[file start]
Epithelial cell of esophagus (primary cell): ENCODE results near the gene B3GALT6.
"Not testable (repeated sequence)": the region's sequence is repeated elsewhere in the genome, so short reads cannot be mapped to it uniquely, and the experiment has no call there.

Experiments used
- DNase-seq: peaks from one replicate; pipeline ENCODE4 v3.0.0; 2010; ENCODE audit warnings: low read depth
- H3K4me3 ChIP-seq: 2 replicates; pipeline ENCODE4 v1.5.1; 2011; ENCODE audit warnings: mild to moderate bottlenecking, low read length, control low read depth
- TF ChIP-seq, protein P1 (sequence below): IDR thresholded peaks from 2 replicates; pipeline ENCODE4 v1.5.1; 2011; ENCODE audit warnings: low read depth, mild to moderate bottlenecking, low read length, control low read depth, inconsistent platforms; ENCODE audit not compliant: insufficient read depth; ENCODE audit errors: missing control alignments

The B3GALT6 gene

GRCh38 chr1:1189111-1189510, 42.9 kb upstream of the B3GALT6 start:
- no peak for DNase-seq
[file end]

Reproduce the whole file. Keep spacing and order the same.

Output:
Epithelial cell of esophagus (primary cell): ENCODE results near the gene B3GALT6.
"Not testable (repeated sequence)": the region's sequence is repeated elsewhere in the genome, so short reads cannot be mapped to it uniquely, and the experiment has no call there.

Experiments used
- DNase-seq: peaks from one replicate; pipeline ENCODE4 v3.0.0; 2010; ENCODE audit warnings: low read depth
- H3K4me3 ChIP-seq: 2 replicates; pipeline ENCODE4 v1.5.1; 2011; ENCODE audit warnings: mild to moderate bottlenecking, low read length, control low read depth
- TF ChIP-seq, protein P1 (sequence below): IDR thresholded peaks from 2 replicates; pipeline ENCODE4 v1.5.1; 2011; ENCODE audit warnings: low read depth, mild to moderate bottlenecking, low read length, control low read depth, inconsistent platforms; ENCODE audit not compliant: insufficient read depth; ENCODE audit errors: missing control alignments

The B3GALT6 gene

GRCh38 chr1:1189111-1189510, 42.9 kb upstream of the B3GALT6 start:
- no peak for DNase-seq